Stessman H.A.F.,University of Washington |
Willemsen M.H.,Radboud University Nijmegen |
Willemsen M.H.,Donders Institute for Brain |
Fenckova M.,Radboud University Nijmegen |
And 62 more authors.
American Journal of Human Genetics | Year: 2016
Intellectual disability (ID) and autism spectrum disorders (ASD) are genetically heterogeneous, and a significant number of genes have been associated with both conditions. A few mutations in POGZ have been reported in recent exome studies; however, these studies do not provide detailed clinical information. We collected the clinical and molecular data of 25 individuals with disruptive mutations in POGZ by diagnostic whole-exome, whole-genome, or targeted sequencing of 5,223 individuals with neurodevelopmental disorders (ID primarily) or by targeted resequencing of this locus in 12,041 individuals with ASD and/or ID. The rarity of disruptive mutations among unaffected individuals (2/49,401) highlights the significance (p = 4.19 × 10-13; odds ratio = 35.8) and penetrance (65.9%) of this genetic subtype with respect to ASD and ID. By studying the entire cohort, we defined common phenotypic features of POGZ individuals, including variable levels of developmental delay (DD) and more severe speech and language delay in comparison to the severity of motor delay and coordination issues. We also identified significant associations with vision problems, microcephaly, hyperactivity, a tendency to obesity, and feeding difficulties. Some features might be explained by the high expression of POGZ, particularly in the cerebellum and pituitary, early in fetal brain development. We conducted parallel studies in Drosophila by inducing conditional knockdown of the POGZ ortholog row, further confirming that dosage of POGZ, specifically in neurons, is essential for normal learning in a habituation paradigm. Combined, the data underscore the pathogenicity of loss-of-function mutations in POGZ and define a POGZ-related phenotype enriched in specific features. © 2016 The American Society of Human Genetics.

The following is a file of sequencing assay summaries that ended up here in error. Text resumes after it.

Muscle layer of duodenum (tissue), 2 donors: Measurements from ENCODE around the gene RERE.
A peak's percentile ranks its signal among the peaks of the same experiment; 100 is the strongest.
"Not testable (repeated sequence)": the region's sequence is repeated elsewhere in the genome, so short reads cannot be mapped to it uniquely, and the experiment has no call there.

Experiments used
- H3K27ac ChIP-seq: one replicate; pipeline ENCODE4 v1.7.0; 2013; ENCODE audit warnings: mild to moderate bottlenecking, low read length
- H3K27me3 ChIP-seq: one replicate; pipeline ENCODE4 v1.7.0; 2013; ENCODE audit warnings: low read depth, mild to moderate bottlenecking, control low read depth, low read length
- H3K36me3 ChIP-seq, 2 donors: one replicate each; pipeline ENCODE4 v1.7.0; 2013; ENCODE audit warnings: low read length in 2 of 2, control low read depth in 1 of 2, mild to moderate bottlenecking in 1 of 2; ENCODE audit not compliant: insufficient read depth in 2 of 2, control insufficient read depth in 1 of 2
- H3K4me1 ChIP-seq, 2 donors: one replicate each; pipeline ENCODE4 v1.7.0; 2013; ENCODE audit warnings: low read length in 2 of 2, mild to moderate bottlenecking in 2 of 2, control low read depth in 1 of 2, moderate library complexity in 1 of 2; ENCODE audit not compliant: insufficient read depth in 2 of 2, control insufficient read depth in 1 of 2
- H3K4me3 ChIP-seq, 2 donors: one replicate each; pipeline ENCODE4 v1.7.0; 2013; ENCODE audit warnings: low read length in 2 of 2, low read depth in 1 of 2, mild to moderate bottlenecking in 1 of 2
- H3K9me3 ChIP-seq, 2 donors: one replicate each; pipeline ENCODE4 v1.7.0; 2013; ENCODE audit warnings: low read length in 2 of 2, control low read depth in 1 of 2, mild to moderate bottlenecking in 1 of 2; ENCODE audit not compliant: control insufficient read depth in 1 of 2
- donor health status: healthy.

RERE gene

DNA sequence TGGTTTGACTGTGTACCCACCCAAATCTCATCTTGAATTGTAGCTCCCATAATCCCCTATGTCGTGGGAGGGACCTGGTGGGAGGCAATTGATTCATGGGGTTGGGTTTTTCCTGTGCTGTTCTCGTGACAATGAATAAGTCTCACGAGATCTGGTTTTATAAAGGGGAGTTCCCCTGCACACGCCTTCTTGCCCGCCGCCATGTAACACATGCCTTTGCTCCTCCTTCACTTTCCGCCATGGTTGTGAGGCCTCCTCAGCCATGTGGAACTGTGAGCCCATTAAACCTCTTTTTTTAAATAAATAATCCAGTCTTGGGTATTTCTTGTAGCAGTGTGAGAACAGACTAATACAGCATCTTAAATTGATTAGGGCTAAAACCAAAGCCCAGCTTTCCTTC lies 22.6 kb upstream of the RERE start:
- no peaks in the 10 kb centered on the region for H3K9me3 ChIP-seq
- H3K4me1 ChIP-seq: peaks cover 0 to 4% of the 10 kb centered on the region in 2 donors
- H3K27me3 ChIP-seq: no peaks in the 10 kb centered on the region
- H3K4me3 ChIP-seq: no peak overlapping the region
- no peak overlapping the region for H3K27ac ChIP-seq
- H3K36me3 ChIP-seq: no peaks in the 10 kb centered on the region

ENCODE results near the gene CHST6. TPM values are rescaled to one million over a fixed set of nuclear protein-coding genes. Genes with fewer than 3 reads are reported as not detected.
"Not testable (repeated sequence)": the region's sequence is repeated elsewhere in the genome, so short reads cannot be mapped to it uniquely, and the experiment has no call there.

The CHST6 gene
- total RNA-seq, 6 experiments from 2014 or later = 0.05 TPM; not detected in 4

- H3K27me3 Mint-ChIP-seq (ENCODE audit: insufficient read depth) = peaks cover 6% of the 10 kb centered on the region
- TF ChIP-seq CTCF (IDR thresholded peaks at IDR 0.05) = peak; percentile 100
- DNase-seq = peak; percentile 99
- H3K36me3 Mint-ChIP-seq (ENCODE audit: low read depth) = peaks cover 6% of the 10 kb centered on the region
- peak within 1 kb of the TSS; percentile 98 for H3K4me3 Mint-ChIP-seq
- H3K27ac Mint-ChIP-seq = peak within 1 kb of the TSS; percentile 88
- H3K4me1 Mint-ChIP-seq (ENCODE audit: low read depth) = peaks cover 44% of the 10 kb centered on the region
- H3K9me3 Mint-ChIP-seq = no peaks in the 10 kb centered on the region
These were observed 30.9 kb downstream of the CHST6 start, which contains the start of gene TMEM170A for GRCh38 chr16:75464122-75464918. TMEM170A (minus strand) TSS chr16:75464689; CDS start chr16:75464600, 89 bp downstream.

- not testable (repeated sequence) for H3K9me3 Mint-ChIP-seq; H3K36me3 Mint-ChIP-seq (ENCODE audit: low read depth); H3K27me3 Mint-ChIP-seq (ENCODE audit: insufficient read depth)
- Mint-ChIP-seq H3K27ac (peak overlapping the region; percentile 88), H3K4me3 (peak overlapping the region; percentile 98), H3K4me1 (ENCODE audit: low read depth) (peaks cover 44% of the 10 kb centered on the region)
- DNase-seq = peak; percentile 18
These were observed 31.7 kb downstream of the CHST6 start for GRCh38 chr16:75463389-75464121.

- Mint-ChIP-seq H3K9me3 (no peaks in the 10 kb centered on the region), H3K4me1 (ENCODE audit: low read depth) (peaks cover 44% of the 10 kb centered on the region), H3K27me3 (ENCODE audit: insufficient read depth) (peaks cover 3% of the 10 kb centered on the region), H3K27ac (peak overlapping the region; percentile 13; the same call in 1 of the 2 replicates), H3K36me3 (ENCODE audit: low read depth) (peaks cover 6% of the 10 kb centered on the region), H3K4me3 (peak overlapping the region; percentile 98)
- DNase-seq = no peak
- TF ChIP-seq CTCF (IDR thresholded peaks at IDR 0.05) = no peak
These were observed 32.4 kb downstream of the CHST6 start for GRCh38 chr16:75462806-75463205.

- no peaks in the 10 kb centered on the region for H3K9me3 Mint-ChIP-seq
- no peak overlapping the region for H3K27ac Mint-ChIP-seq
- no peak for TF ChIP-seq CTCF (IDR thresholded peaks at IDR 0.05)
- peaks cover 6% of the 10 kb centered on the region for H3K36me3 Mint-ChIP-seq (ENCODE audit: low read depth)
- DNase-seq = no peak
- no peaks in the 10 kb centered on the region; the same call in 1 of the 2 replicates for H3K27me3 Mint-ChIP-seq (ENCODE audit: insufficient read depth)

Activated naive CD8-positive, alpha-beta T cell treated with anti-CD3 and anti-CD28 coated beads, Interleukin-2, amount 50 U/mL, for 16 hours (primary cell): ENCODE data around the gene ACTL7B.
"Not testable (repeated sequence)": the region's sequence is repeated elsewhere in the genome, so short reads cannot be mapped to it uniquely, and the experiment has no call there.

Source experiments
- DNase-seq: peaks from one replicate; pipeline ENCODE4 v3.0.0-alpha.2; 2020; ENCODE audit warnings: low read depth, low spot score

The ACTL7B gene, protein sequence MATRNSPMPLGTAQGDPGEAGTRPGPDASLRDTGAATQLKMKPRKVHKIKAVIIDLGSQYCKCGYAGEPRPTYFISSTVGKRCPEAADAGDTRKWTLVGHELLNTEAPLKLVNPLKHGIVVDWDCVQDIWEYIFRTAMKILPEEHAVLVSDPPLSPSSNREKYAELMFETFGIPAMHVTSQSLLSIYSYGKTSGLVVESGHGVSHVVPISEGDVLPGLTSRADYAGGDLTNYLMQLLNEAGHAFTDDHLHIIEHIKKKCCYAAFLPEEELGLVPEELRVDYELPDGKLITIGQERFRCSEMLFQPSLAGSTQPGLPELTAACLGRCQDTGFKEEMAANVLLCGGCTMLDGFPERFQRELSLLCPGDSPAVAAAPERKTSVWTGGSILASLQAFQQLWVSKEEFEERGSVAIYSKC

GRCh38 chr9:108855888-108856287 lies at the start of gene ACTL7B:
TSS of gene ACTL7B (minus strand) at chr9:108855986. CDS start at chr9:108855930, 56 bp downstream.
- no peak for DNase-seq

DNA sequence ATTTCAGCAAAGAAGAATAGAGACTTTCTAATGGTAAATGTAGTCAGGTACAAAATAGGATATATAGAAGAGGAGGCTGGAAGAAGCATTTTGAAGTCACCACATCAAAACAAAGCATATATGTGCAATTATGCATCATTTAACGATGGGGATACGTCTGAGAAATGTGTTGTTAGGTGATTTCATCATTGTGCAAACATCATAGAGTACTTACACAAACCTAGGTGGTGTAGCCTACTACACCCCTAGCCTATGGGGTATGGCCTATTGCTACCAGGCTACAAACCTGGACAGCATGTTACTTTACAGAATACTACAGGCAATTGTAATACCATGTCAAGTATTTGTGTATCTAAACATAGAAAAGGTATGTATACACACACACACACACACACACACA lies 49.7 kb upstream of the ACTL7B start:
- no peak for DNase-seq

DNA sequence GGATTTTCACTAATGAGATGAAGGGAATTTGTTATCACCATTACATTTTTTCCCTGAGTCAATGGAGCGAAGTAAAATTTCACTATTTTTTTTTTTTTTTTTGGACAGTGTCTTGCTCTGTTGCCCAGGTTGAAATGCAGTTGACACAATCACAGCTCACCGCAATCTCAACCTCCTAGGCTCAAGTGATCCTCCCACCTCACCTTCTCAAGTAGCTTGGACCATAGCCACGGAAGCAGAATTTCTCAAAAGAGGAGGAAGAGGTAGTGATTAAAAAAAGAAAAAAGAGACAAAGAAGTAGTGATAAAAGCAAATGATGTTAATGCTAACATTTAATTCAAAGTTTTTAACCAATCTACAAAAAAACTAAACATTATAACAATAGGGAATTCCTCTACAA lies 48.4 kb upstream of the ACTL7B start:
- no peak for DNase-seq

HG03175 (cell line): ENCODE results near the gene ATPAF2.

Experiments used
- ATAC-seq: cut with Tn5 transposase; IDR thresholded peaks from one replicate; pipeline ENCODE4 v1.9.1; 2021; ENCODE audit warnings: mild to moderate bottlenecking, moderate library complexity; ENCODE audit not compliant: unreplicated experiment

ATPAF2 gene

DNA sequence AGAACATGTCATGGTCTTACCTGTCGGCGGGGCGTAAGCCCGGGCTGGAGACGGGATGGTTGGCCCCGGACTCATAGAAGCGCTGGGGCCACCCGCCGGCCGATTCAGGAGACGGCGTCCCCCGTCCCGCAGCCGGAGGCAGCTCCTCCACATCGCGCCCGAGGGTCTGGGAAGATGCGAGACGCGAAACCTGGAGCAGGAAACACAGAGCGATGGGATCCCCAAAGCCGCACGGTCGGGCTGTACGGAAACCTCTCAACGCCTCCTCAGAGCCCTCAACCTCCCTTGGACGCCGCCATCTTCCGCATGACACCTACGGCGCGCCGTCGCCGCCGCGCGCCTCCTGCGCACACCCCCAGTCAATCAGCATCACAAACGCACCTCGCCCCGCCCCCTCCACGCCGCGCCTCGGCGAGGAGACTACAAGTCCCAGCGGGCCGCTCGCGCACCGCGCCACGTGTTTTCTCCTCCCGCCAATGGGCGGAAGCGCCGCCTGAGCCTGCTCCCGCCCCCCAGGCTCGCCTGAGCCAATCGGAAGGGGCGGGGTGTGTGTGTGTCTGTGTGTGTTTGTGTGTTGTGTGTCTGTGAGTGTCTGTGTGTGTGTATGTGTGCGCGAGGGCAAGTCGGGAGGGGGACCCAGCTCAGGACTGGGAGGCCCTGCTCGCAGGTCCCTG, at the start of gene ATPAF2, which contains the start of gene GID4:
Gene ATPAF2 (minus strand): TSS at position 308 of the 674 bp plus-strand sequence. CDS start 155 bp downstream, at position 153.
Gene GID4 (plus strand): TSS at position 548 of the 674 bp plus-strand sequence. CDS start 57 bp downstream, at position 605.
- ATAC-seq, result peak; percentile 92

Tran Mau-Them F.,Ctr. de Ref. Maladies Rares Anomalies du Development et Syndromes Malformatifs Sud Languedoc Roussillon |
Willems M.,Ctr. de Ref. Maladies Rares Anomalies du Development et Syndromes Malformatifs Sud Languedoc Roussillon |
Albrecht B.,University of Duisburg - Essen |
Sanchez E.,Ctr. de Ref. Maladies Rares Anomalies du Development et Syndromes Malformatifs Sud Languedoc Roussillon |
And 17 more authors.
European Journal of Human Genetics | Year: 2014
Intellectual disability (ID) is frequent in the general population, with 1 in 50 individuals directly affected worldwide. The multiple etiologies include X-linked ID (XLID). Among syndromic XLID, few syndromes present severe ID associated with postnatal microcephaly and midline stereotypic hand movements. We report on three male patients with ID, midline stereotypic hand movements, hypotonia, hyperkinesia, strabismus, as well as seizures (2/3), and non-inherited and postnatal onset microcephaly (2/3). Using array CGH and exome sequencing we characterised two truncating mutations in IQSEC2, namely two de novo intragenic duplication mapped to the Xp11.22 region and a nonsense mutation in exon 7. We propose that truncating mutations in IQSEC2 are responsible for syndromic severe ID in male patients and should be screened in patients without mutations in MECP2, FOXG1, CDKL5 and MEF2C. © 2014 Macmillan Publishers Limited All rights reserved.